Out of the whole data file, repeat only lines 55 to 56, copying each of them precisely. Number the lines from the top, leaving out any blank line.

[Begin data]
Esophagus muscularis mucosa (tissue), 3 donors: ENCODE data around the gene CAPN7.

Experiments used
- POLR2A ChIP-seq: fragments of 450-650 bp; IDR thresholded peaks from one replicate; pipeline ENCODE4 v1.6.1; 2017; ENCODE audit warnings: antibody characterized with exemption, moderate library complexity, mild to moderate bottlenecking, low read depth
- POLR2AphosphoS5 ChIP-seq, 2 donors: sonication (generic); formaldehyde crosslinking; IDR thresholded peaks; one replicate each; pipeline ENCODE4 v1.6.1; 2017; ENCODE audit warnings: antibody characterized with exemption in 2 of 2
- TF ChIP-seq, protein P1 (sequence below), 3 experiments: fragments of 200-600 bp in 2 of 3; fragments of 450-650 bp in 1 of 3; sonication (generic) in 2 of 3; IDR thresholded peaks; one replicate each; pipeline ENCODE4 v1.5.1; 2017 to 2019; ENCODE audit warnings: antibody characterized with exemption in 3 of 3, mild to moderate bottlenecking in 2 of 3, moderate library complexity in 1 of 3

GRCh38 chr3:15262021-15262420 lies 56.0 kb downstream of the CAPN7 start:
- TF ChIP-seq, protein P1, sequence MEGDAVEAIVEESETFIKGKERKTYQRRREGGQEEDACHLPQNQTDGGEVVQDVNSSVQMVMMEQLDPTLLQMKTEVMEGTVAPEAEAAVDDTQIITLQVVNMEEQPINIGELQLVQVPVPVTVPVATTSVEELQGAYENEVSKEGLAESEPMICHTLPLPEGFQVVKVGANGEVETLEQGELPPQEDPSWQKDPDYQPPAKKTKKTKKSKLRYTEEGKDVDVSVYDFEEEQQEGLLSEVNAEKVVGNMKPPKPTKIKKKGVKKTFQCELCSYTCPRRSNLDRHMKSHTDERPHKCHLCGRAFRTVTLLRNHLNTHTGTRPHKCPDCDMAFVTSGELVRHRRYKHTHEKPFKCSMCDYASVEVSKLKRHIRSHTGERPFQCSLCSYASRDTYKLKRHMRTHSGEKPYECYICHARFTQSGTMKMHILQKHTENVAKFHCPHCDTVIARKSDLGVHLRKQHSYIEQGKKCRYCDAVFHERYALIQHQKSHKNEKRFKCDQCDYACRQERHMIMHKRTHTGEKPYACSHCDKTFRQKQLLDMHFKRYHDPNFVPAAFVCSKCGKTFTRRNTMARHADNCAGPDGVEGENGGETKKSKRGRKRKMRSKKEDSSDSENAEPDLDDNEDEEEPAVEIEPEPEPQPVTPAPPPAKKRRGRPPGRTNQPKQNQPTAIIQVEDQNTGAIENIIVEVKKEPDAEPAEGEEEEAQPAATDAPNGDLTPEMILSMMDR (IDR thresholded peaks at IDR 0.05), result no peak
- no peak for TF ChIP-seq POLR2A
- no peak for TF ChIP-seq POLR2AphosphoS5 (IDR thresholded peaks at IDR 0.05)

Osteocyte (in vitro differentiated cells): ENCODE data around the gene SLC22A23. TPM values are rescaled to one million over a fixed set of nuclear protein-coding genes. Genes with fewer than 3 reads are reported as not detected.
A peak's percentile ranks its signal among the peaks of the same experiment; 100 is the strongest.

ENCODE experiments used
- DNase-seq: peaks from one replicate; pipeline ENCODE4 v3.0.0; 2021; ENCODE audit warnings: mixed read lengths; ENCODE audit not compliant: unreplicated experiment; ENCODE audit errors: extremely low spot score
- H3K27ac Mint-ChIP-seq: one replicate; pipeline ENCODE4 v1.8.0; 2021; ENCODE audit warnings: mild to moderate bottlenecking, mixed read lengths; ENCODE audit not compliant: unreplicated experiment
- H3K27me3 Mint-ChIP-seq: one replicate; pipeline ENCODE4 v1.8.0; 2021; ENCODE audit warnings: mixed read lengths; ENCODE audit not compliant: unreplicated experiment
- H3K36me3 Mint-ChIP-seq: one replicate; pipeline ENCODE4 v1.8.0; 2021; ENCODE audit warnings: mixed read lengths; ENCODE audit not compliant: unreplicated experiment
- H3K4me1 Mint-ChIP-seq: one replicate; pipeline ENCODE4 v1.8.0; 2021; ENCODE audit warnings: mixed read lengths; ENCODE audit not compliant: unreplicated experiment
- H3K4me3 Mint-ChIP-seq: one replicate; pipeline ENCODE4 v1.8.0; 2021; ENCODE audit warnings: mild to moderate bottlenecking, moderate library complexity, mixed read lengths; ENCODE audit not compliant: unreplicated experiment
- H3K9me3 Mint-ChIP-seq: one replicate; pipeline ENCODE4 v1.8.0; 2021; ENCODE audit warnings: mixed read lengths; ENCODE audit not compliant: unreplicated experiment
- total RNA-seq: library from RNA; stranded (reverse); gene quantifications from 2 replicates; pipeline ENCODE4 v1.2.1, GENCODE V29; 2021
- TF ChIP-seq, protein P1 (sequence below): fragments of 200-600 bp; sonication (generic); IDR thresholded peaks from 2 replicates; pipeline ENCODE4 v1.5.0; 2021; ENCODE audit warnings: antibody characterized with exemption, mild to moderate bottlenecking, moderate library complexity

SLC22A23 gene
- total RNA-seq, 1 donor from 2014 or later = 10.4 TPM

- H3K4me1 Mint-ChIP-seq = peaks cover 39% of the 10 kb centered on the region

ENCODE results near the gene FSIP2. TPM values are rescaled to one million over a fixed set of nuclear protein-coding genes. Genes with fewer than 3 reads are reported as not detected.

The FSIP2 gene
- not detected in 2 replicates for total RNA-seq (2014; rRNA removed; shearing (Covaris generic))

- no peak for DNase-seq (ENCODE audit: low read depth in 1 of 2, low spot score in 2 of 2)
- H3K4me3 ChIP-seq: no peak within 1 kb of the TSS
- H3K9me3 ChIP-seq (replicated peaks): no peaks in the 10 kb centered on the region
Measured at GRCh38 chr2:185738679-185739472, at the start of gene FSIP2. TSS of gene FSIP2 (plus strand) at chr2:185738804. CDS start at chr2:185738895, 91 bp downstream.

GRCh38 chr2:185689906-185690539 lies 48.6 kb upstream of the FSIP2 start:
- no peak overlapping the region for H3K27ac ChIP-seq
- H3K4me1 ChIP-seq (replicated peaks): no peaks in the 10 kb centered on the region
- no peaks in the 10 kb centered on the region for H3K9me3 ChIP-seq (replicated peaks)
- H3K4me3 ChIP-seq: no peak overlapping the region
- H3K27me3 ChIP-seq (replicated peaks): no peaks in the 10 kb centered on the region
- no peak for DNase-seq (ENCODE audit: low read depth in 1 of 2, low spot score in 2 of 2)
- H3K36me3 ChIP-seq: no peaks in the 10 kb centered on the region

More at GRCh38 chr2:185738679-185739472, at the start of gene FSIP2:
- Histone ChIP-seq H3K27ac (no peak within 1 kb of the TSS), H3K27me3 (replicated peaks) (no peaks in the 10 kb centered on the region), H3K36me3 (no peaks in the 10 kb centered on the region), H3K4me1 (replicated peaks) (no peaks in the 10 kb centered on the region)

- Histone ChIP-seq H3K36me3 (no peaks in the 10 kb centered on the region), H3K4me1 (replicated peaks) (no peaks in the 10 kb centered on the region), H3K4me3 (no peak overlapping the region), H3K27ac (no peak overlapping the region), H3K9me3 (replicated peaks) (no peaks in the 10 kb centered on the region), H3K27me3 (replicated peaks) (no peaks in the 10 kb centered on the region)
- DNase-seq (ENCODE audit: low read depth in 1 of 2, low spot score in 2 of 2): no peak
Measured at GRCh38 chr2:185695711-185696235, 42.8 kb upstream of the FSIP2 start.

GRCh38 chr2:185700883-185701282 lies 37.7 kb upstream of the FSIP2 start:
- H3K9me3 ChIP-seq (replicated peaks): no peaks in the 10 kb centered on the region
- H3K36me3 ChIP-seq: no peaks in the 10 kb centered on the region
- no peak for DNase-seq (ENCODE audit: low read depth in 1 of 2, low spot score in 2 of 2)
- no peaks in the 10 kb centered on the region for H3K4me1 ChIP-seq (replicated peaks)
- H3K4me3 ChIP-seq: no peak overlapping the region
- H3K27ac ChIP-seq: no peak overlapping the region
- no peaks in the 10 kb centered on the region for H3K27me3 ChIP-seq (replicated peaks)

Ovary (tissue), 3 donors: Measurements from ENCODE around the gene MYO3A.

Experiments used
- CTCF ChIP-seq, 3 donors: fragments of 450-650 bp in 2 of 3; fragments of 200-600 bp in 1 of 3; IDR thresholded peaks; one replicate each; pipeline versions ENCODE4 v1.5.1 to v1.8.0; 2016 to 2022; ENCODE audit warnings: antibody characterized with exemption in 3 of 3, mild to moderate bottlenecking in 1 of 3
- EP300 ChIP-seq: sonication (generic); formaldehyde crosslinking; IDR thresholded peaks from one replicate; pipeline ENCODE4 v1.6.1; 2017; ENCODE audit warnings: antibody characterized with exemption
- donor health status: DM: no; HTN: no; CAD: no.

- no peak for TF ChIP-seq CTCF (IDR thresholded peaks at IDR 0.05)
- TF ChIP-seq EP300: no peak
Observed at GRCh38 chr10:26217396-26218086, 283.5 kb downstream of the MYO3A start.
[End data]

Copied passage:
- CTCF ChIP-seq, 3 donors: fragments of 450-650 bp in 2 of 3; fragments of 200-600 bp in 1 of 3; IDR thresholded peaks; one replicate each; pipeline versions ENCODE4 v1.5.1 to v1.8.0; 2016 to 2022; ENCODE audit warnings: antibody characterized with exemption in 3 of 3, mild to moderate bottlenecking in 1 of 3
- EP300 ChIP-seq: sonication (generic); formaldehyde crosslinking; IDR thresholded peaks from one replicate; pipeline ENCODE4 v1.6.1; 2017; ENCODE audit warnings: antibody characterized with exemption